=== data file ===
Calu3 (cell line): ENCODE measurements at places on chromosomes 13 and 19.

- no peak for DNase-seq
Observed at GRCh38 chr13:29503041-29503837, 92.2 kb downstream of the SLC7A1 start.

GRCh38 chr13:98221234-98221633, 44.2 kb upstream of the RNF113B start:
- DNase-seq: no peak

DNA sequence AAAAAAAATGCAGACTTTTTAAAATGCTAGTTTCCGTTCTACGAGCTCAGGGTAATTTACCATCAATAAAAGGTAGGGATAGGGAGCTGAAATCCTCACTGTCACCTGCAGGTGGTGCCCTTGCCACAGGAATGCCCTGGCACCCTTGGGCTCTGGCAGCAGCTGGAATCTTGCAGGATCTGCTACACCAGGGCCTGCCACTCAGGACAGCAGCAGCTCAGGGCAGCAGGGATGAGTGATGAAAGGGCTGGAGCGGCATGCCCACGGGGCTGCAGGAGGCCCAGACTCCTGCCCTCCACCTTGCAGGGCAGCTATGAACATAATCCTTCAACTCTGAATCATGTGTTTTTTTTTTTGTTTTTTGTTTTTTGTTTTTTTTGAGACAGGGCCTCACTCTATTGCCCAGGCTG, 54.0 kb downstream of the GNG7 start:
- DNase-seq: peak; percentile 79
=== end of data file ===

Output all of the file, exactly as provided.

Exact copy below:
Calu3 (cell line): ENCODE measurements at places on chromosomes 13 and 19.

- no peak for DNase-seq
Observed at GRCh38 chr13:29503041-29503837, 92.2 kb downstream of the SLC7A1 start.

GRCh38 chr13:98221234-98221633, 44.2 kb upstream of the RNF113B start:
- DNase-seq: no peak

DNA sequence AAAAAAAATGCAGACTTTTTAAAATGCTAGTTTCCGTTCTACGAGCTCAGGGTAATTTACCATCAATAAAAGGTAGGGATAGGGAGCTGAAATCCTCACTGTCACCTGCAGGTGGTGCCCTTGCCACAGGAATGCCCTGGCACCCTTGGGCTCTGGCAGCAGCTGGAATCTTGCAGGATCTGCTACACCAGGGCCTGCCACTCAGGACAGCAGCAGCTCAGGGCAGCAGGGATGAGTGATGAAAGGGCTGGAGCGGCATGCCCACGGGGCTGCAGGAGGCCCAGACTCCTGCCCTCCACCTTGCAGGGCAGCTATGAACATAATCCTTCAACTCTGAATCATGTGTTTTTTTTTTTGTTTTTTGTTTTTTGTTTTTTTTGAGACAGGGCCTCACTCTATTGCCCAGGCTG, 54.0 kb downstream of the GNG7 start:
- DNase-seq: peak; percentile 79